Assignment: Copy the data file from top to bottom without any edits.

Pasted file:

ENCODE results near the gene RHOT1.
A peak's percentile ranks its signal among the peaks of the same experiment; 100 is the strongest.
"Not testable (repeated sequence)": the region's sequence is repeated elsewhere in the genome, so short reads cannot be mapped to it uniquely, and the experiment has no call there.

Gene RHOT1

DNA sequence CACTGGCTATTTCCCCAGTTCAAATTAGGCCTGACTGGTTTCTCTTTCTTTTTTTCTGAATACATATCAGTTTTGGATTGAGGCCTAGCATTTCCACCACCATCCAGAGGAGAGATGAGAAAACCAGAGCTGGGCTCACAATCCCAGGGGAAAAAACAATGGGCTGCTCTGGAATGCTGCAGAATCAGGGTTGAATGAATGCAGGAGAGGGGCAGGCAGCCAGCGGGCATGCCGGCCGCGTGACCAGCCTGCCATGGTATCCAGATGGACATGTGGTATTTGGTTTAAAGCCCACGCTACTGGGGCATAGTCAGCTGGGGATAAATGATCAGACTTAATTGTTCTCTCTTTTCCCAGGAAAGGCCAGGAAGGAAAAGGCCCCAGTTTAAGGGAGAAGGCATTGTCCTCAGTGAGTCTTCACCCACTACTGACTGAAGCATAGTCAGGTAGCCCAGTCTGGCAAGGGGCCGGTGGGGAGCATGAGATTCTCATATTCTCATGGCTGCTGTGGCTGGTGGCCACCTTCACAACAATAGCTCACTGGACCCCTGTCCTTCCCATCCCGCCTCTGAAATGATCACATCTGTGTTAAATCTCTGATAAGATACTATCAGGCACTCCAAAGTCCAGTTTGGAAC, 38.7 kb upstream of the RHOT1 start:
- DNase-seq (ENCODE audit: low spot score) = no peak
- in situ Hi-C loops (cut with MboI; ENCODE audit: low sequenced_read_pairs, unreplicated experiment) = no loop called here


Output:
ENCODE results near the gene RHOT1.
A peak's percentile ranks its signal among the peaks of the same experiment; 100 is the strongest.
"Not testable (repeated sequence)": the region's sequence is repeated elsewhere in the genome, so short reads cannot be mapped to it uniquely, and the experiment has no call there.

Gene RHOT1

DNA sequence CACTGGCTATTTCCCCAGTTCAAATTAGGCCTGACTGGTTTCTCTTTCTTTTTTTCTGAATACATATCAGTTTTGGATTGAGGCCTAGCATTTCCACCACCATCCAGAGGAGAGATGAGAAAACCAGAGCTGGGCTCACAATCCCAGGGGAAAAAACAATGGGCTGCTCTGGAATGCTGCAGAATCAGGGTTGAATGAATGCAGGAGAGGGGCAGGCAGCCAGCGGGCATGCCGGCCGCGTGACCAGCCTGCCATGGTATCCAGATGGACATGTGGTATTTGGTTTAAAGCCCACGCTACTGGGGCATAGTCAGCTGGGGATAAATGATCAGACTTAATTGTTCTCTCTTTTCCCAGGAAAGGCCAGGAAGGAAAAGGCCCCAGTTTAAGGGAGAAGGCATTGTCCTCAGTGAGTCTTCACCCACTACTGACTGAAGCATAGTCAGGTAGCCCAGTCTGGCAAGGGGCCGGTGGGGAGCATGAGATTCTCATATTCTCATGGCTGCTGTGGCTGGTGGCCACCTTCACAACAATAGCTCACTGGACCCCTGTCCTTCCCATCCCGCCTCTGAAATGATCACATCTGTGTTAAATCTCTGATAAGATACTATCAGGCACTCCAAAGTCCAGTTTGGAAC, 38.7 kb upstream of the RHOT1 start:
- DNase-seq (ENCODE audit: low spot score) = no peak
- in situ Hi-C loops (cut with MboI; ENCODE audit: low sequenced_read_pairs, unreplicated experiment) = no loop called here